Just when Wang was looking forward to a new life with her new husband, she discovered he had married another woman, just three weeks after their marriage registration.

The RCMP said they are investigating the case and are looking into whether a bigamy charge might be proven.

Alleged bigamy and immigration fraud

Wang showed the Richmond News her marriage certificate, dated June 28, 2022, and another marriage certificate she said her husband accidently sent to her with his name and date of birth, but with another woman’s name, dated July 19, 2022. It appears that both marriage certificates were issued by the same Vital Statistics office in Vancouver.

Vital Statistics of B.C. did not respond to the News’ request by the time the article was published.

“I was in Taiwan preparing for moving to Canada to live with him permanently when I found out that he married another woman here in B.C. I was in shock,” said Wang, who immediately flew to Vancouver to confront her husband, a permanent resident of Canada.

“He told me he only married the other woman to help her get permanent residency. He said he only loves me and was loyal to me.”

Despite his declarations, Wang reported the situation to the RCMP, who told the News they are also investigating the man for possible immigration fraud, which would involve the Canada Border Services Agency.

“I still can’t wrap my head around how this could happen. How could he get married twice with no one questioning it? Don’t they check the person’s status when they register for marriage here in Canada? They do that in Taiwan,” said Wang to the News.

“I kept asking, why did this happen to me? I want to raise this issue because I don’t want other victims to experience the same and suffer like me.”

Wang’s husband, whose business has since gone under, has left for China “to take care of his elderly father,” according to Wang.

Wang admitted she has provided her husband with financial support throughout their three-year relationship but refused to say how much.

Incomplete marriage record leaves room for bigamy

Lawrence Wong, a lawyer from Lawrence Wong & Associates, told the News that under the current system, it’s not easy for the registry office to get an applicant’s complete vital statistics records, so the office often relies on the honour system.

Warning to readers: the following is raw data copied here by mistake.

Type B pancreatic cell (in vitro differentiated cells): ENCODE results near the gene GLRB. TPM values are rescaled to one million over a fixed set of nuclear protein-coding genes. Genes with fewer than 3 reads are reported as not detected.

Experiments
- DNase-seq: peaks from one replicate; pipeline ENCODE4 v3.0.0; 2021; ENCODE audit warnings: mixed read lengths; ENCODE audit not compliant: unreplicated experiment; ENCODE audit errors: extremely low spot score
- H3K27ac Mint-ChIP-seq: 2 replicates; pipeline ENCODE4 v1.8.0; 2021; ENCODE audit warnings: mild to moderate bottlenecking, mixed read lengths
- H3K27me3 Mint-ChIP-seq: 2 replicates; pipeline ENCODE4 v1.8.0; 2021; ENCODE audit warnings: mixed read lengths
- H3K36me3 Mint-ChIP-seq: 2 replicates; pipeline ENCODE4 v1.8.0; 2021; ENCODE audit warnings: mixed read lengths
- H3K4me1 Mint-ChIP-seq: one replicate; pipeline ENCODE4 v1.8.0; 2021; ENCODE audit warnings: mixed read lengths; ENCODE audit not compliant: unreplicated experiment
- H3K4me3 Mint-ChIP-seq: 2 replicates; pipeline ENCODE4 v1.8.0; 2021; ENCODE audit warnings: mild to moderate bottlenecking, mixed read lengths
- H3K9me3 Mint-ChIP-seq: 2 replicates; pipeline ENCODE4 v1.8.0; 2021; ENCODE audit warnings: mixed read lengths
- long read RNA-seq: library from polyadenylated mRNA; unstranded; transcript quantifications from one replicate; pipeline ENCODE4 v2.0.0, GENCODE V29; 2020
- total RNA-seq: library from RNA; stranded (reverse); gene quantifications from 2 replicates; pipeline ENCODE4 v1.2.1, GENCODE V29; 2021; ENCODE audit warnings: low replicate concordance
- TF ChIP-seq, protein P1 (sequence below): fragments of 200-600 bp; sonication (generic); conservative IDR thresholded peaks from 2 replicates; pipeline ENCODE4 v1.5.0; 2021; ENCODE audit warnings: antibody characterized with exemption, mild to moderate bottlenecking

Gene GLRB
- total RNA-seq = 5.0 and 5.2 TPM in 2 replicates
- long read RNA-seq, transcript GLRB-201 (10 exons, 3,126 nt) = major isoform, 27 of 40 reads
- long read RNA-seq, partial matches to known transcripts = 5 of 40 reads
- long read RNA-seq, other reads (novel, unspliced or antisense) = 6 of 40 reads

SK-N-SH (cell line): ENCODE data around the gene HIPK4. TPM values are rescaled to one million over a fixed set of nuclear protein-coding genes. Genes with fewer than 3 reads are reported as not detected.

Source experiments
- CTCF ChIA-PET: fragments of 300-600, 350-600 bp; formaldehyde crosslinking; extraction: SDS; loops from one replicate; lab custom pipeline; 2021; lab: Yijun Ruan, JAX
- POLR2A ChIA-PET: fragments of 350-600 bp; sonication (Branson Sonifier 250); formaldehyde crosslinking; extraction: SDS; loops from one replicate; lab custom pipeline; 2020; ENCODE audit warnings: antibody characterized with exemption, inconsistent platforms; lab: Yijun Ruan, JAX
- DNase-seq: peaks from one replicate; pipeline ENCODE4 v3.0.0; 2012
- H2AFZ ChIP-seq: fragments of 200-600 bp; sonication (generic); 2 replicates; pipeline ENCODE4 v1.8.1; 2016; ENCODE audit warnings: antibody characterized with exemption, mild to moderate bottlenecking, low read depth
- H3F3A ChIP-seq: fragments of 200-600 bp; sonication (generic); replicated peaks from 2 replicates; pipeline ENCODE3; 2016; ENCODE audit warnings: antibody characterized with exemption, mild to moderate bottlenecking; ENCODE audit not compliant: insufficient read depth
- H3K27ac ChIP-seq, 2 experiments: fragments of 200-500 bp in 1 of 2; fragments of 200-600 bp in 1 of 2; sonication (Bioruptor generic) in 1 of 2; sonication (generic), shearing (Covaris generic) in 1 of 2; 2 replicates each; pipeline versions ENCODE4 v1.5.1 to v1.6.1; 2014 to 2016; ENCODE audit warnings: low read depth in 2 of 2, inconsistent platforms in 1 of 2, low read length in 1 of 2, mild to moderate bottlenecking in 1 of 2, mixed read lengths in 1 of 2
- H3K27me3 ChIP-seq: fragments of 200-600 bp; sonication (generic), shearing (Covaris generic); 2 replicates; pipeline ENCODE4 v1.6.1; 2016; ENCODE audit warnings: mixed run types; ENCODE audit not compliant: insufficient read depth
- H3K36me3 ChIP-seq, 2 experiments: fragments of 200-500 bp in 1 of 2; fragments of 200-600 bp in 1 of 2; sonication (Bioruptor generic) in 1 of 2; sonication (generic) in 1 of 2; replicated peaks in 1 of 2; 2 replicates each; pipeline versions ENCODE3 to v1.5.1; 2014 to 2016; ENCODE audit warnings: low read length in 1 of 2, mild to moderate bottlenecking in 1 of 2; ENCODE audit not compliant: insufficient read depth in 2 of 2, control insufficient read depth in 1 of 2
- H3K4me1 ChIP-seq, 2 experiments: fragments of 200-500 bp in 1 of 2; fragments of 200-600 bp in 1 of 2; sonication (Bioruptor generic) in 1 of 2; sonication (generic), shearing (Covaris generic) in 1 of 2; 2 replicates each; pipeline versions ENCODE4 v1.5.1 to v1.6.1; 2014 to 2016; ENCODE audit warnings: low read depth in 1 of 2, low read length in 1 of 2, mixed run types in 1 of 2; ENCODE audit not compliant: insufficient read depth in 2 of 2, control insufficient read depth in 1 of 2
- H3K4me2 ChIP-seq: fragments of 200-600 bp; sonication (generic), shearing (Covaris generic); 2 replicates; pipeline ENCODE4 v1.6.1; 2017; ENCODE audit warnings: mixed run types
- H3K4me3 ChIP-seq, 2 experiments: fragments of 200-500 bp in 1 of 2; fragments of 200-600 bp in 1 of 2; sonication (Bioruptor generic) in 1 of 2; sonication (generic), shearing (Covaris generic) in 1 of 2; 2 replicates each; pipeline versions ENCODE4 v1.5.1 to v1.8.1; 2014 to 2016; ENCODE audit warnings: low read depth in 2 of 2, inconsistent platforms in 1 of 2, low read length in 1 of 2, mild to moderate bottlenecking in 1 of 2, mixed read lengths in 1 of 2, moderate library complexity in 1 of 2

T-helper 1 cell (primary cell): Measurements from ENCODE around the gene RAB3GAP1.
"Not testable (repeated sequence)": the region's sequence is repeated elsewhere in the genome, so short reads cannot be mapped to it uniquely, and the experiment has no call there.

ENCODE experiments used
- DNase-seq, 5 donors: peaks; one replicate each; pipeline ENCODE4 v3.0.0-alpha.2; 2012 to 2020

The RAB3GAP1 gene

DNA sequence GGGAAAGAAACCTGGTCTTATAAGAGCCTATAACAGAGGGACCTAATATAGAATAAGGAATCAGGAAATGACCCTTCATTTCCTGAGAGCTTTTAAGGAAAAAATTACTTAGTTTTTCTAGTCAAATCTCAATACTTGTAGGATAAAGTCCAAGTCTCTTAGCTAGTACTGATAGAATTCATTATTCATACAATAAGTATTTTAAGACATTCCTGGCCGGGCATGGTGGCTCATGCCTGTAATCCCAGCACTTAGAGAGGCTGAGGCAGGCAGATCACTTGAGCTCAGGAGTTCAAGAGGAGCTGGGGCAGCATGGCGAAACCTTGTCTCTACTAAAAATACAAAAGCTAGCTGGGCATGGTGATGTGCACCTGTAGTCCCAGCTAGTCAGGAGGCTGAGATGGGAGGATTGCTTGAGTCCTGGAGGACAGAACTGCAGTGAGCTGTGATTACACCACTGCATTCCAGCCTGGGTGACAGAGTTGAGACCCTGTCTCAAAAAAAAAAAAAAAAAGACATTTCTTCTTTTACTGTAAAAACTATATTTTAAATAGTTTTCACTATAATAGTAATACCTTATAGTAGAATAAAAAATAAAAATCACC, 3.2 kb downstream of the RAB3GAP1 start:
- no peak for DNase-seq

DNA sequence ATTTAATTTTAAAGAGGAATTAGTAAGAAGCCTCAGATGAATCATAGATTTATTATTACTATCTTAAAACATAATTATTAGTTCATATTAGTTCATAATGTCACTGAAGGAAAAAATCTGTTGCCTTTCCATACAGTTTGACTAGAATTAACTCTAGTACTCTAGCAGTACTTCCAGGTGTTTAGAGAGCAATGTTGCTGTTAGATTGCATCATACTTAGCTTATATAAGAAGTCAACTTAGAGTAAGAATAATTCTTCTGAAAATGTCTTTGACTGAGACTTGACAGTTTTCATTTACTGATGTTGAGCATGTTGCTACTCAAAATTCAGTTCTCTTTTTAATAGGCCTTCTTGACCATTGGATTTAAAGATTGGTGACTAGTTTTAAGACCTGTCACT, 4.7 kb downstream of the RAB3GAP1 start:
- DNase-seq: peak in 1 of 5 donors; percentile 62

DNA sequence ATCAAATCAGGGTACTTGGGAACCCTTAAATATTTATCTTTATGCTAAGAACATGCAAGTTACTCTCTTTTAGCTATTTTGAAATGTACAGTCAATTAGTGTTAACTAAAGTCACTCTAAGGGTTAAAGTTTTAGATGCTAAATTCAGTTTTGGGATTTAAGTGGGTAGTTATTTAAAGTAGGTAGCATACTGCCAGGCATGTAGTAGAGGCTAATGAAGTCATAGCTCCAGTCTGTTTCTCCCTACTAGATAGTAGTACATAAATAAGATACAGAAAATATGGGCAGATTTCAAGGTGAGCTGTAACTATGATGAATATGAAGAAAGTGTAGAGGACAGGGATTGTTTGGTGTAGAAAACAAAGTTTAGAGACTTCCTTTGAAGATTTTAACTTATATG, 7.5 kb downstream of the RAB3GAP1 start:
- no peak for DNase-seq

“Divorcing is a federal matter and marriage is a provincial matter, so the registry might not have access to someone’s divorce record,” said Wong.

“Plus, it won’t show if the person gets divorced abroad, so the record is not complete. So a lot of the time, it relies on the applicants to provide an honest answer about their marriage status.”

On the B.C. government’s website, it states that “Vital Statistics does not register divorces. If you married in B.C. but then divorced, the search will only list the marriage.”

However, in this case there was no divorce, just two marriages within a month registered at the same B.C. office.

“It doesn’t mean people can just marry as many times as they want, though, because committing bigamy is a criminal offence, but it is not easy to identify in advance,” said Wong.

People committing bigamy can be sentenced for up to five years in prison in Canada.

However, Wang found the explanation unacceptable.

“Why can’t they just stop people from committing bigamy in the first place when they try to register, instead of letting it happen, instead of expecting the victim to report to the police and deal with all the stress,” said Wang.

Wong added that if what Wang claims is true and a bigamy is confirmed by authorities, the second marriage of Wang’s husband should be invalided and cannot be used for immigration purpose.

Despite all that, Wang said if her husband is willing to admit his mistake, she will consider giving him another chance. 


BC Ferries fare hikes tentatively capped at 9.2% annually for next four years

BC Ferries fare hikes capped

The British Columbia Ferry Commission announced Friday a preliminary cap on fare hikes by BC Ferries at 9.2 per cent annually over the next four years; however, a $500-million cash injection from the provincial government into ferry operations will likely lower the need for such an increase.

“Continued labour supply issues, rising fuel prices, escalating costs associated with maintaining an aging fleet, and a 12-year, $5.2-billion proposed capital plan driven by a need to replace vessels will create substantial pressure. Given this, we believe that a price cap of 9.2% is appropriate and necessary to allow BC Ferries to meet the demands of the upcoming performance term,” stated commissioner Eva Hage.

“Certainly the $500 million will help alleviate a significant amount of the pressure facing our ferry system and allow us to lower the final price cap accordingly,” said Hage.

The announcement was quickly responded to by Minister of Transportation Rob Fleming via his own statement to media: “The commissioner's preliminary decision does not yet factor in the $500-million contribution to support fare affordability. I want to assure British Columbians, particularly those who rely on our coastal ferry service, that our goal of holding annual average fare increases to no more than 3% remains.